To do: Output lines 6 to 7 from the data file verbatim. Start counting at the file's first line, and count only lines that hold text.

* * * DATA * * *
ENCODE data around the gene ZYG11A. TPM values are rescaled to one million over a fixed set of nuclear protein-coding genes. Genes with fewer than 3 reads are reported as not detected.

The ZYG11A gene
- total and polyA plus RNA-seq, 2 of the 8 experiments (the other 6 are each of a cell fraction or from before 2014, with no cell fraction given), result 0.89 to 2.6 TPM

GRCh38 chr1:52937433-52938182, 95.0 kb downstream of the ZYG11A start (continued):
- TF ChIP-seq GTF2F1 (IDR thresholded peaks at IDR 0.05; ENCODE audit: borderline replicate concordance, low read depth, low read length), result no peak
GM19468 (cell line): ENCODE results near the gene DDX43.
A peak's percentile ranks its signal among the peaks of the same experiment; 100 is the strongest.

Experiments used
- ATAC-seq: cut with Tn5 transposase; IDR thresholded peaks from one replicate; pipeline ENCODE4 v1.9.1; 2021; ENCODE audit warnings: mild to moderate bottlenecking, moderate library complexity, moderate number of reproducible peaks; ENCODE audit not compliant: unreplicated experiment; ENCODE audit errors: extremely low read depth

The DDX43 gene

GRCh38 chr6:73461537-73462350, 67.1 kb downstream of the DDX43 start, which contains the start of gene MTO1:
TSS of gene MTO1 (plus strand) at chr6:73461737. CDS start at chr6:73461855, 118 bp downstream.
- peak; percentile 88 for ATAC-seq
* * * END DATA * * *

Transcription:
GM19468 (cell line): ENCODE results near the gene DDX43.
A peak's percentile ranks its signal among the peaks of the same experiment; 100 is the strongest.